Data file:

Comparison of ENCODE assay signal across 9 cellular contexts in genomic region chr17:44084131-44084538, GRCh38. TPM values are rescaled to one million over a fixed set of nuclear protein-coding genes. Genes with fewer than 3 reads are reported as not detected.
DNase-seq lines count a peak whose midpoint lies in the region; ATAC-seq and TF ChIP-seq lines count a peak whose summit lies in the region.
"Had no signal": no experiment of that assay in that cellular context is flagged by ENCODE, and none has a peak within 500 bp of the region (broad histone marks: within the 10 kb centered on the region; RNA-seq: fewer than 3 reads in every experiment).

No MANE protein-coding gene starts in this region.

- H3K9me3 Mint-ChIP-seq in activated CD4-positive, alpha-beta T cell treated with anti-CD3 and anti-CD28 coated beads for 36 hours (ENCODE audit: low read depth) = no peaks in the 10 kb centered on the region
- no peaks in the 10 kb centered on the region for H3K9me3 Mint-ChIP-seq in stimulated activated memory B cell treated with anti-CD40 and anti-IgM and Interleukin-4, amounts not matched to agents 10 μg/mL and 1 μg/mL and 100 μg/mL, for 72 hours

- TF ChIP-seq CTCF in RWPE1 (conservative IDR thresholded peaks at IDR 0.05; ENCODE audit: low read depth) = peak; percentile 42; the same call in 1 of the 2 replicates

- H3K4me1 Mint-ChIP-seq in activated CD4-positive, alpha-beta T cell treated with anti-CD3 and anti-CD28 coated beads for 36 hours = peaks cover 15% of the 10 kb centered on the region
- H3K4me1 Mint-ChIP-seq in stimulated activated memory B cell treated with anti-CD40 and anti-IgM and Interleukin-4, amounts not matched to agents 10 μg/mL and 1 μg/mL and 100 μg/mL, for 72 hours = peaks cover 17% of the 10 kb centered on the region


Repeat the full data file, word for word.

Comparison of ENCODE assay signal across 9 cellular contexts in genomic region chr17:44084131-44084538, GRCh38. TPM values are rescaled to one million over a fixed set of nuclear protein-coding genes. Genes with fewer than 3 reads are reported as not detected.
DNase-seq lines count a peak whose midpoint lies in the region; ATAC-seq and TF ChIP-seq lines count a peak whose summit lies in the region.
"Had no signal": no experiment of that assay in that cellular context is flagged by ENCODE, and none has a peak within 500 bp of the region (broad histone marks: within the 10 kb centered on the region; RNA-seq: fewer than 3 reads in every experiment).

No MANE protein-coding gene starts in this region.

- H3K9me3 Mint-ChIP-seq in activated CD4-positive, alpha-beta T cell treated with anti-CD3 and anti-CD28 coated beads for 36 hours (ENCODE audit: low read depth) = no peaks in the 10 kb centered on the region
- no peaks in the 10 kb centered on the region for H3K9me3 Mint-ChIP-seq in stimulated activated memory B cell treated with anti-CD40 and anti-IgM and Interleukin-4, amounts not matched to agents 10 μg/mL and 1 μg/mL and 100 μg/mL, for 72 hours

- TF ChIP-seq CTCF in RWPE1 (conservative IDR thresholded peaks at IDR 0.05; ENCODE audit: low read depth) = peak; percentile 42; the same call in 1 of the 2 replicates

- H3K4me1 Mint-ChIP-seq in activated CD4-positive, alpha-beta T cell treated with anti-CD3 and anti-CD28 coated beads for 36 hours = peaks cover 15% of the 10 kb centered on the region
- H3K4me1 Mint-ChIP-seq in stimulated activated memory B cell treated with anti-CD40 and anti-IgM and Interleukin-4, amounts not matched to agents 10 μg/mL and 1 μg/mL and 100 μg/mL, for 72 hours = peaks cover 17% of the 10 kb centered on the region